Every world religion has a core belief or collection of core beliefs that provide structure and guidance to the believers of each faith. Islam is built upon the five basic pillars of Shahadah, Salaat, Zakat, Sawm and Hajj. These five principals are the foundation of the religion and are practiced universally across cultures, ethnicities, schools of thought and nations. The first pillar, Shahadah, is the declaration of faith that each Muslim embraces as the compassing force steering her or him along the path of Islam. The second pillar, Salah, is the observance of the five daily obligatory prayers that all Muslims are responsible for performing. Zakat, the third pillar, is the financial obligation upon all Muslims and is an important principal because its focus is upon giving in charity to those in need. The fourth pillar, Sawm, is the Arabic word for fasting and fasting is prescribed for all Muslims, particularly during the month of Ramadan.
The fifth pillar, Hajj, is the fulfillment of the obligatory pilgrimage to Makkah for those who are physically and financially able to do so. Over two million people go to Makkah each year from every corner of the globe and Muslims are provided the unique opportunity to meet and fellowship with believers from various nations. The annual hajj begins in the twelfth month of the Islamic year (which is lunar, not solar, so that hajj and Ramadan fall sometimes in summer, sometimes in winter). Pilgrims wear special clothes called ihram garments which are simple clothing that strip away distinctions of class and culture so that all stand equal before God.
The rites of the hajj, which are of Abrahamic origin, include going around the Ka'bah seven times, and going seven times between the hills of Safa and Marwa as it is believed that Hagar (Hajir, Abraham's wife) did during her search for water. The pilgrims later stand together on the wide plains of 'Arafat (a large expanse of desert outside Makkah) and join in prayer for God's forgiveness, in what is often thought as a preview of the Day of Judgment. The close of the hajj is marked by a festival, the 'Id al Adha, which is celebrated with prayers and the exchange of gifts in Muslim communities everywhere.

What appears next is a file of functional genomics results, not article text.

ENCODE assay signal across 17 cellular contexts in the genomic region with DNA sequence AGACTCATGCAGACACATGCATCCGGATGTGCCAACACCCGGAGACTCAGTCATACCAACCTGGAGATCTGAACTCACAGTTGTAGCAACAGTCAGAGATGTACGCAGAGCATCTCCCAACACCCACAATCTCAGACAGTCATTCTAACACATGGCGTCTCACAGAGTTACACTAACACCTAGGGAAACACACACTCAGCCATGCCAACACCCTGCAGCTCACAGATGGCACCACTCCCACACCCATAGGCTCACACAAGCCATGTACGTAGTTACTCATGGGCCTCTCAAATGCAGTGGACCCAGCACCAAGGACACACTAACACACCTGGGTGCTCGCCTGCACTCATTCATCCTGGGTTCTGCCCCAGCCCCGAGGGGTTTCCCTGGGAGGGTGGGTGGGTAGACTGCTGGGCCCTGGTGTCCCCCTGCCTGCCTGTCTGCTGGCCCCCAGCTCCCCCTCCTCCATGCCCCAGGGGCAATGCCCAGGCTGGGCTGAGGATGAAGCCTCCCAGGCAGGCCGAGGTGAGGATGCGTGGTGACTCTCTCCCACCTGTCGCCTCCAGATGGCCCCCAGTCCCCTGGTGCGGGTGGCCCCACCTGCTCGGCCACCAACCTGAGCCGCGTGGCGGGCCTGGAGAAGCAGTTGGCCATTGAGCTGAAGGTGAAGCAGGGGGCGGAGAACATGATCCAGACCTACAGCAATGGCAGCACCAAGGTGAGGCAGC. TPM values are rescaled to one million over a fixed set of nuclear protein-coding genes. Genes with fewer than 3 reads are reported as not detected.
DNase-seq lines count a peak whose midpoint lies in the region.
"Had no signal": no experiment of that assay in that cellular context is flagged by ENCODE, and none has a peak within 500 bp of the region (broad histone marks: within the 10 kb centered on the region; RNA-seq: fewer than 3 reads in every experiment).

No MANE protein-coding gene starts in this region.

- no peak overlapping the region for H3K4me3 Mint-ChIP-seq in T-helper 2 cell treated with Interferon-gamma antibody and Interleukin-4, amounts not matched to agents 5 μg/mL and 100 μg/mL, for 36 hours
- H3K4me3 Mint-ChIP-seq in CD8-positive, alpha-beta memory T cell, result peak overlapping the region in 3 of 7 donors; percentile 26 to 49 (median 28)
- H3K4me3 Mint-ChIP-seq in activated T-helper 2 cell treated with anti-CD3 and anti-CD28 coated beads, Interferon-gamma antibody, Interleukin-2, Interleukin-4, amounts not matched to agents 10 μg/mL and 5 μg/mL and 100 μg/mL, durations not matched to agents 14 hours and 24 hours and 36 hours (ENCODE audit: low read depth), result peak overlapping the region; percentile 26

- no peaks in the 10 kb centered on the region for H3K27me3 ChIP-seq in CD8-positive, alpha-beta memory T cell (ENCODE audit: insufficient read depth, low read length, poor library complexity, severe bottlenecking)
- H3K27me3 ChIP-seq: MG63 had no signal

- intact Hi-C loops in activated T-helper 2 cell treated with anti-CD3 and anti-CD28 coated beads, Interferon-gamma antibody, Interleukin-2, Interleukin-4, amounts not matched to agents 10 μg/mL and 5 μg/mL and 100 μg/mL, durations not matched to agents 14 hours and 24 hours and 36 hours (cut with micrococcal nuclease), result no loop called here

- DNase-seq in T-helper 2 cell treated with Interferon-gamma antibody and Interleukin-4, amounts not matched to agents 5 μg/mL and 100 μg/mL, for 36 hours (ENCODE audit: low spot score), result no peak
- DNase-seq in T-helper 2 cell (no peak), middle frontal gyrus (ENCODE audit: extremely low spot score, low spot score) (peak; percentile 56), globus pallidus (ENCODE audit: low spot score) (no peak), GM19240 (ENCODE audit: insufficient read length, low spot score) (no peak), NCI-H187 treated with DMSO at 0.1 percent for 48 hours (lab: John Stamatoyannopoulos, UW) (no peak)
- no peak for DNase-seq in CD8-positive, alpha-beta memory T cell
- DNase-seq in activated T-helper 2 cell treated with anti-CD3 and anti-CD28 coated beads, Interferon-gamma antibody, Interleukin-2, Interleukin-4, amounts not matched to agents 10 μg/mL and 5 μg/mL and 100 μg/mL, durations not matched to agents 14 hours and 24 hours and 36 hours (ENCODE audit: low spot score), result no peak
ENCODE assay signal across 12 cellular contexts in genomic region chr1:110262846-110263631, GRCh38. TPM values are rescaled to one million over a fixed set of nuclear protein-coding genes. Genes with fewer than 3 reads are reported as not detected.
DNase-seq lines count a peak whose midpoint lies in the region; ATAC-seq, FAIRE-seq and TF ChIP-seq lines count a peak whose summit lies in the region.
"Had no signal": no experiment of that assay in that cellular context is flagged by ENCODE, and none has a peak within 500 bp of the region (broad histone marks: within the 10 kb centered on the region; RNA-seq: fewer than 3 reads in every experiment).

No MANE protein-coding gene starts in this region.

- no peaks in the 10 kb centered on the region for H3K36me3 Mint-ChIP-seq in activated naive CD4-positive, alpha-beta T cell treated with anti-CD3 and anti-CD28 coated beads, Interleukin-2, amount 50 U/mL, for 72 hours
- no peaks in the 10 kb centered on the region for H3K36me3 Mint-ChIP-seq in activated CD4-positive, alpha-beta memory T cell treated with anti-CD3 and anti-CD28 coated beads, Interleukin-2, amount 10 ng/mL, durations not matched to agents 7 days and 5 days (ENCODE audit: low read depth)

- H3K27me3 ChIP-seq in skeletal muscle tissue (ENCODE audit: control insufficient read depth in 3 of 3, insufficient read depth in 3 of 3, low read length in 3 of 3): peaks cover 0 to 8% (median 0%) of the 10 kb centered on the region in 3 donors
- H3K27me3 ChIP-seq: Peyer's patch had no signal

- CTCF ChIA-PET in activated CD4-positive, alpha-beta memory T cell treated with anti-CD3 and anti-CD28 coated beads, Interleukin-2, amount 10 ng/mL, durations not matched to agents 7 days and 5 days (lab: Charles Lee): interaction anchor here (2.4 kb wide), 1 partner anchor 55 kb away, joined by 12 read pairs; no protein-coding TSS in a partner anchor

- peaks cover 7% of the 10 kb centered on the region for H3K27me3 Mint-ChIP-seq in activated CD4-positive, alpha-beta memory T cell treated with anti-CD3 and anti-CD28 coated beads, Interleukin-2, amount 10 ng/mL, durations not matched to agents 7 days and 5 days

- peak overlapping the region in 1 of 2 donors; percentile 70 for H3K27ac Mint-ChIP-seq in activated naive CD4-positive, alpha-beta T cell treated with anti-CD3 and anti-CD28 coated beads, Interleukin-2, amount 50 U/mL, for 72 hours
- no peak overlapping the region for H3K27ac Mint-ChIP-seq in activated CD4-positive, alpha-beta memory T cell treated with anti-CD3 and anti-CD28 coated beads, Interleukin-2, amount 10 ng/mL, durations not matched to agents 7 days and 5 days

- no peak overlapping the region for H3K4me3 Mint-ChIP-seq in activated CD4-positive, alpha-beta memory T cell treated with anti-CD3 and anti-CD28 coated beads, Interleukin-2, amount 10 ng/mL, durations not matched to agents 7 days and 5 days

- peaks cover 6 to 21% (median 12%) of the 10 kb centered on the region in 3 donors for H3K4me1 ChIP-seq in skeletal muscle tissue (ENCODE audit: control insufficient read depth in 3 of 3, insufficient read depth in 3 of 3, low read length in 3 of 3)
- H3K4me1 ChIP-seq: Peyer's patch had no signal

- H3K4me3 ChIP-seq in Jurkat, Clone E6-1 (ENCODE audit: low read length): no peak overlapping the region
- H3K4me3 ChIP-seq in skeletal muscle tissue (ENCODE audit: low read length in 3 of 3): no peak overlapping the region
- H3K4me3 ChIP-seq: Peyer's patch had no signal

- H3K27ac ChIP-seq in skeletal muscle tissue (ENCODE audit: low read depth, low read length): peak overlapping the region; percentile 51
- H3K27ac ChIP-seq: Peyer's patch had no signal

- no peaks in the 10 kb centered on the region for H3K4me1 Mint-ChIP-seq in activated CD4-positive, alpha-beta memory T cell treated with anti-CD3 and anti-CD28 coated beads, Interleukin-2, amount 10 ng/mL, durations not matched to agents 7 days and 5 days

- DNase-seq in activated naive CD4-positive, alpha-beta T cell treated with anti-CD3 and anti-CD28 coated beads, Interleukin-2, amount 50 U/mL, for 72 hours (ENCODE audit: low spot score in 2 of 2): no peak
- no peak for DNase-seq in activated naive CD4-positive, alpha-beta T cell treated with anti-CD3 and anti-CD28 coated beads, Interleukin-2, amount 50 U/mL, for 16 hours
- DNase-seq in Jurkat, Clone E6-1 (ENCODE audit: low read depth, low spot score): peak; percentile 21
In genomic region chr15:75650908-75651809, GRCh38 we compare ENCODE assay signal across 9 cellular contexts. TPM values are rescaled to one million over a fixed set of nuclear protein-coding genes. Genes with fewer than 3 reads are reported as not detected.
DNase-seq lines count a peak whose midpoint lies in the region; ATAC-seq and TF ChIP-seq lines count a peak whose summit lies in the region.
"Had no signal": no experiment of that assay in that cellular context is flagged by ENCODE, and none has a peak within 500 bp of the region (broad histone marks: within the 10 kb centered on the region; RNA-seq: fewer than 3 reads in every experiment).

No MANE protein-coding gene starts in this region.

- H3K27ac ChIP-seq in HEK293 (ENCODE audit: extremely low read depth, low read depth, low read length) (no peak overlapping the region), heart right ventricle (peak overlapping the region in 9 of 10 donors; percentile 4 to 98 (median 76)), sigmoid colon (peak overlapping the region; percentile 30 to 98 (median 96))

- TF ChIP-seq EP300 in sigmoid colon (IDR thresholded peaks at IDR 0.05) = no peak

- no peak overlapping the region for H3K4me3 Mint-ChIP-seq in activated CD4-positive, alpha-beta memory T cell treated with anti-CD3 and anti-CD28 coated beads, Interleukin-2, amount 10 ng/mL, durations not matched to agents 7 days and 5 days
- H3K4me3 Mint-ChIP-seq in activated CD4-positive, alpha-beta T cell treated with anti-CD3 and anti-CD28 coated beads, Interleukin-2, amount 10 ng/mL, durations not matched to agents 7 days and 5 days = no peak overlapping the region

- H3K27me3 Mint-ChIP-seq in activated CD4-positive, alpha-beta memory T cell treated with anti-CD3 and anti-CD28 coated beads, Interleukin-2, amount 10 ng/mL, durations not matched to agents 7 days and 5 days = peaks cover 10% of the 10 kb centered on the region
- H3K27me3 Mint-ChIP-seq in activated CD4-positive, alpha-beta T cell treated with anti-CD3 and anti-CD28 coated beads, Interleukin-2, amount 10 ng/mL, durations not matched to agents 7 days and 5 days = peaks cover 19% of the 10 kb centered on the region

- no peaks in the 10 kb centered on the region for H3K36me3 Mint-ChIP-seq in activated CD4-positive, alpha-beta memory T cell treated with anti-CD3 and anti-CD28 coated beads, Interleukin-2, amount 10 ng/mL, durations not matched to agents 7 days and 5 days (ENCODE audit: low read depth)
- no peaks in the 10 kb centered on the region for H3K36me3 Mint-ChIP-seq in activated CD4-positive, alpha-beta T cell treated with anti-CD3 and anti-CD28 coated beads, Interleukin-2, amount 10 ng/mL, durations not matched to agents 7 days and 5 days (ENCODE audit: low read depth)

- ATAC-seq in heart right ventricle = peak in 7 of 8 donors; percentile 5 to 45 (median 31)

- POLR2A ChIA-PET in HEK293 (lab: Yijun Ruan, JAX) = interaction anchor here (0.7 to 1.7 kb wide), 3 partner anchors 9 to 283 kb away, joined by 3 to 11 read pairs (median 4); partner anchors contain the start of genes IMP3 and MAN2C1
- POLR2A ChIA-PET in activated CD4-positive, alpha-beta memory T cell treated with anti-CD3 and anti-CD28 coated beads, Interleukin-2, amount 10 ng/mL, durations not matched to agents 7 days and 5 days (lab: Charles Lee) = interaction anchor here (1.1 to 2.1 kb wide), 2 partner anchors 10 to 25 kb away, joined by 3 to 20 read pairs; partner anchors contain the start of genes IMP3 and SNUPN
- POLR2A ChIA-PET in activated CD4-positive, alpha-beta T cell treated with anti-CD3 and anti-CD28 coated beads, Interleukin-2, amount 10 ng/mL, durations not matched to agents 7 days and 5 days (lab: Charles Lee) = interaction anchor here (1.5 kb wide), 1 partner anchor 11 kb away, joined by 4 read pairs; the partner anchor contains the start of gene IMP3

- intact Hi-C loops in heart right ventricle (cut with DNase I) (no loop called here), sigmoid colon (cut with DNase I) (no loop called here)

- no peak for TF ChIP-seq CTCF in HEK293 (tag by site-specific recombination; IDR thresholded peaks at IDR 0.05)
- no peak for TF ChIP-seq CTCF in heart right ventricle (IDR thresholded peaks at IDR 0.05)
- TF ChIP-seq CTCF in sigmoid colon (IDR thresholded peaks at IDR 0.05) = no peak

In 2004 we moved to Jeddah, Saudi Arabia. There was no intention that we wanted to do more, as soon as we settled, than to hasten our Hajj obligation. Therefore at the end of 2004 my husband and I along with our 2 young daughters (5 and 1.5 years) performed Hajj for the first time. Although it was not easy to run Hajj with the kids we had to be ready, since our test was our children. For this reason, when we completed all of the Hajj rituals, we were satisfied, relieved, and pleased. Not just because we got through it with the kids, but because we also had completed our obligations as a Muslim.
Sister Delina goes on to explain how the Hajj touched her life most:
For me, Hajj is not just a title that is carried proudly in front of our name. Hajj should be an improvement of my heart and faith. Each ritual of Hajj has its own significance. When I got together with millions of people in Arafat, Muzdalifah, Masjidil Haram, or Mina, I realized that so many people were struggling to set aside their money to be able to perform Hajj, for the sake of Allah, Subhanahu wa Ta’ala. It evoked a sense of gratitude to Him. Allah, Subhanahu wa Ta’ala, had paved the way for me and my family to complete our deen. When I did wuquf in Arafat, I mused, it is a miniature of a field Maghsyar, a place where all human beings will be resurrected after death; led on the field of Maghsyar to receive report cards of their deeds. When I did thowaf and sa'I, crammed with thousands of people, carrying my baby, I remembered Siti Hajar, leaving her baby, Prophet Ismail, in search of a drop of water under the hot sun. I was grateful that I did not bring my children out in the hot weather. Thowaf now is in an open shady place with a marble floor and sa'i is in a roofed area, equipped with air conditioning. Hajj makes me more grateful for His favors.